Herbert L. Rous

Plot U, Lot 208
Mount Pleasant Cemetery, Toronto

Born on September 9, 1879 in Belleville, Ontario, Rous attended the local public and high school, leaving before graduation so he could embark on a printing career. He joined The Belleville Intelligencer newspaper which was owned by Mackenzie (later Sir) Bowell. Bowell went on to become Canada’s fifth prime minister, serving from 1894 to 1896. After five years in the newspaper business, Rous came to Toronto where he was employed by several printers before joining the Southam Press. Here he met Frederick Mann, and in 1909 the two struck out on their own establishing Rous and Mann Limited (later Rous and Mann Press Limited). The partners’ new printing company was the first in Canada to establish and maintain a full-time art department, employing artists who have become internationally famous: Tom Thomson; Stanley Turner; F. H. Varley; Frank Carmichael; and Alfred Casson. The last three are best-known as members of Canada’s Group of Seven. Rous and Mann Press Limited soon became one of the most respected quality printing houses in the country. During the First World War, Rous served as a captain with the Canadian Expeditionary Forces overseas. He was also a director and president of the Ontario College of Art, the Poppy Fund of Toronto, and a Trustee of the Toronto General Burying Grounds (now Mount Pleasant Group of Cemeteries) from 1944 until his death, which occurred on December 1, 1964.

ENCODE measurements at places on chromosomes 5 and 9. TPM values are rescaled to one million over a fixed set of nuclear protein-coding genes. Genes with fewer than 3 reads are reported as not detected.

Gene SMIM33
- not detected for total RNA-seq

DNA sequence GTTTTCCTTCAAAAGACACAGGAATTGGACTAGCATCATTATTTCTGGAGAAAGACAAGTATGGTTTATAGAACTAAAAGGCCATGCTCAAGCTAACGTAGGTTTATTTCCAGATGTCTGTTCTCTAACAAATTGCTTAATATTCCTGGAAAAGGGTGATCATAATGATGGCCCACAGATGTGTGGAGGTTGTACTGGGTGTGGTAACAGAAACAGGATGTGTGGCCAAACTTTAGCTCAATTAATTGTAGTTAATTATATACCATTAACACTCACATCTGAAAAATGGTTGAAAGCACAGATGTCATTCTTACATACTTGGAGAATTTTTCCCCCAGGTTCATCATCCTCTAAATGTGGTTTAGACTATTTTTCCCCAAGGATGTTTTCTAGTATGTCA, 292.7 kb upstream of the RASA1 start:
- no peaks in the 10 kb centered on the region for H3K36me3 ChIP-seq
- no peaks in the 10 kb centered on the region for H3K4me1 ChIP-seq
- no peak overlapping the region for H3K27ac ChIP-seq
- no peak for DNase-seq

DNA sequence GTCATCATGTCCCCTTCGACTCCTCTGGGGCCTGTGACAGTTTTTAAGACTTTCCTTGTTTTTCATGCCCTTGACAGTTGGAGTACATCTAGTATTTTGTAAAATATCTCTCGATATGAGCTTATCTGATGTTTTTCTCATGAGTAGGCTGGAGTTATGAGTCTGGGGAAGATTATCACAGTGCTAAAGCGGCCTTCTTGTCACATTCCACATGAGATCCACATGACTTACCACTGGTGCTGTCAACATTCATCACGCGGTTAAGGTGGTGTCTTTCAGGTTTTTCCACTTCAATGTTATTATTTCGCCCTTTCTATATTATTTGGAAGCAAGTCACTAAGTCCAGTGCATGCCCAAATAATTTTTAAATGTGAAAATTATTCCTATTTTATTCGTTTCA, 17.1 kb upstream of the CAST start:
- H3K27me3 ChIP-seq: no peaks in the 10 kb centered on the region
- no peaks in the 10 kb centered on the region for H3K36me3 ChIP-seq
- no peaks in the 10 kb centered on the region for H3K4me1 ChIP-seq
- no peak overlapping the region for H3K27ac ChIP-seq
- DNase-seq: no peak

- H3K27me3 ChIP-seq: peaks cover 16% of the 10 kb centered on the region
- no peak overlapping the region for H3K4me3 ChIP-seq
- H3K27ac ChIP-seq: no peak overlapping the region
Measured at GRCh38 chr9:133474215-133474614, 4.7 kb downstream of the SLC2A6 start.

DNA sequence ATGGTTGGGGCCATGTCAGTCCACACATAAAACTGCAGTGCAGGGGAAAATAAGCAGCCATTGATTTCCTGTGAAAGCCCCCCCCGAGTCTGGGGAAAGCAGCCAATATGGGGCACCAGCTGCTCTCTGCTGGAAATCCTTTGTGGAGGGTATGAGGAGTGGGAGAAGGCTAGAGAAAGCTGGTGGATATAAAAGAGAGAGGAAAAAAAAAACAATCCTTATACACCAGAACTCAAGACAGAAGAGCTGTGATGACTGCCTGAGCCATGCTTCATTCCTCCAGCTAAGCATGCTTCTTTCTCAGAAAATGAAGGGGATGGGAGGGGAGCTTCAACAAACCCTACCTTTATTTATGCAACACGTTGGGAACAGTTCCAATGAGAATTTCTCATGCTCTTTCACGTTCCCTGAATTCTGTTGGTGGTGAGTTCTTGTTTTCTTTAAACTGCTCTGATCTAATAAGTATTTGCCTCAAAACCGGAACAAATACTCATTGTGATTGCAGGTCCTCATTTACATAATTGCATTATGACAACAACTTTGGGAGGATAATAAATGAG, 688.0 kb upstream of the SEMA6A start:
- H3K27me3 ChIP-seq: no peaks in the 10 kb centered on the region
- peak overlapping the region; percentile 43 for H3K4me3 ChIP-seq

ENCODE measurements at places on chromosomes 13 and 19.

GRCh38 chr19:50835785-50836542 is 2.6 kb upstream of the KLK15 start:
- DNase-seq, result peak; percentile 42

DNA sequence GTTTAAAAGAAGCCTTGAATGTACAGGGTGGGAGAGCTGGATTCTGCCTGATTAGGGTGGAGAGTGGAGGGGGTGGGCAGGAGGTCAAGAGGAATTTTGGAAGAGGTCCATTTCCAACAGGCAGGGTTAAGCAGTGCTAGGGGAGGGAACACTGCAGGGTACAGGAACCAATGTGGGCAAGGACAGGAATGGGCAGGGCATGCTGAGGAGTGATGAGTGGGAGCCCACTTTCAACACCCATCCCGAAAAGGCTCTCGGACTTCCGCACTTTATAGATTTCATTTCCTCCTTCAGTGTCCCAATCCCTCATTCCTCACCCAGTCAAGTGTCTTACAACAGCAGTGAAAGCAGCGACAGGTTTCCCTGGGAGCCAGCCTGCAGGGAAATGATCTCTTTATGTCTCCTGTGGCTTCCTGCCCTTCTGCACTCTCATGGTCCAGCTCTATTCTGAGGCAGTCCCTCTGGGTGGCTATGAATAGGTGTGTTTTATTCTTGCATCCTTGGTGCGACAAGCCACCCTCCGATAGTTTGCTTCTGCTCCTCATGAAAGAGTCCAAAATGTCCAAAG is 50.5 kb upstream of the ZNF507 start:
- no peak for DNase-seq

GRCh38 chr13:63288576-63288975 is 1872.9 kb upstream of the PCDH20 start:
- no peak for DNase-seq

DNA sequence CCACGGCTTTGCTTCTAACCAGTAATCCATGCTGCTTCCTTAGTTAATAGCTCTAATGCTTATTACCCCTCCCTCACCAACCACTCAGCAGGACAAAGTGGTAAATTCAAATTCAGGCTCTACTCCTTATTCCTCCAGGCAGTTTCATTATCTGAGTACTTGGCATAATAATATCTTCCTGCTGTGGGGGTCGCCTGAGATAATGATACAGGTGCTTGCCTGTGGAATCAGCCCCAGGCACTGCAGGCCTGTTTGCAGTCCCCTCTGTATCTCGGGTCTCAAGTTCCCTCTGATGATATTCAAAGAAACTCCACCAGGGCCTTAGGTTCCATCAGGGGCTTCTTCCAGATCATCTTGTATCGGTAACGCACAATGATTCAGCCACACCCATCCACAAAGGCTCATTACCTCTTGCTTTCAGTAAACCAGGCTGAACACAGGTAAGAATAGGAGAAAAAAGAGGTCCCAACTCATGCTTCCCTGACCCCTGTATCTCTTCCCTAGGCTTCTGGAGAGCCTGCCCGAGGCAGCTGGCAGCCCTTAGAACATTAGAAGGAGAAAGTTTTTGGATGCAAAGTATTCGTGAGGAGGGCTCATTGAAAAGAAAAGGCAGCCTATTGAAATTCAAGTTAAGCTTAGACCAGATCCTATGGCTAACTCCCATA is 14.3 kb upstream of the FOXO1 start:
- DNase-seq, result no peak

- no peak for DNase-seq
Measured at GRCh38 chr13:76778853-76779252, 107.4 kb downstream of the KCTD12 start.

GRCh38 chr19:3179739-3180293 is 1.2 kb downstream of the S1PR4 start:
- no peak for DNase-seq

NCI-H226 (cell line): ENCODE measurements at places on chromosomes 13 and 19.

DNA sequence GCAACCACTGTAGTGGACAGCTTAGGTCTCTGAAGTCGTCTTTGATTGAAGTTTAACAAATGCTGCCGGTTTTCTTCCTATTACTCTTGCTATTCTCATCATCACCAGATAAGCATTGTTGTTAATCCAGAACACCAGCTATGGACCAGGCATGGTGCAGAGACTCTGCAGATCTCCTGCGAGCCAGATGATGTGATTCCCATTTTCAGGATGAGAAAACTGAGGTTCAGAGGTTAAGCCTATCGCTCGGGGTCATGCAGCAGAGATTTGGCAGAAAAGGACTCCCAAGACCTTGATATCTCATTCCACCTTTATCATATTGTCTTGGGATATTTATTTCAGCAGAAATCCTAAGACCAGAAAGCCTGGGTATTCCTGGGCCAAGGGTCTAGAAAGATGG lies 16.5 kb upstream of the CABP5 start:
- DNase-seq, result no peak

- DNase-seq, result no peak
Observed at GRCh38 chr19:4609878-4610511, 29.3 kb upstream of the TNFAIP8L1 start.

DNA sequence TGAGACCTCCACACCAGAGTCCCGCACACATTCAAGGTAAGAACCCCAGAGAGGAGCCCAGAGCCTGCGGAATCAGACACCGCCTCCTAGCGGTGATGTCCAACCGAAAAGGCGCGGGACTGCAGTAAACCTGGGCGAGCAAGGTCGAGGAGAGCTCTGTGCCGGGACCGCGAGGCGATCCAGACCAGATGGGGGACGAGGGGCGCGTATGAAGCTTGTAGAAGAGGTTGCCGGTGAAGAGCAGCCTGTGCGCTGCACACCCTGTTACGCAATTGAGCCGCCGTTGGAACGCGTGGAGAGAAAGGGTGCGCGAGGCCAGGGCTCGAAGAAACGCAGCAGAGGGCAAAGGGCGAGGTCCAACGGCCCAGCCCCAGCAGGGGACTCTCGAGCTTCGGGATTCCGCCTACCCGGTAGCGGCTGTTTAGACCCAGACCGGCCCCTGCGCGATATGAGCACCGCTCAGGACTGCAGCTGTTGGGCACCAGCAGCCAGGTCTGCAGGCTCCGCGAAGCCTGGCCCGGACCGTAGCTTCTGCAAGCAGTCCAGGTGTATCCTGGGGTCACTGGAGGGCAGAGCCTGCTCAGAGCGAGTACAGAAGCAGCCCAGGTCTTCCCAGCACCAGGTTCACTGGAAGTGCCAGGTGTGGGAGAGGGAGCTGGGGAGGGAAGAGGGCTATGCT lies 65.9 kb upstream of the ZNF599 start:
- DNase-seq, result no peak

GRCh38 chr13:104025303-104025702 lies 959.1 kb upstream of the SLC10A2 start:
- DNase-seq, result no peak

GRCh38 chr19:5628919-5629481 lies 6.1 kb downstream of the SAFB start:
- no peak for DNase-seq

Mike Filey
Mount Pleasant Cemetery: An Illustrated Guide
Second Edition Revised and Expanded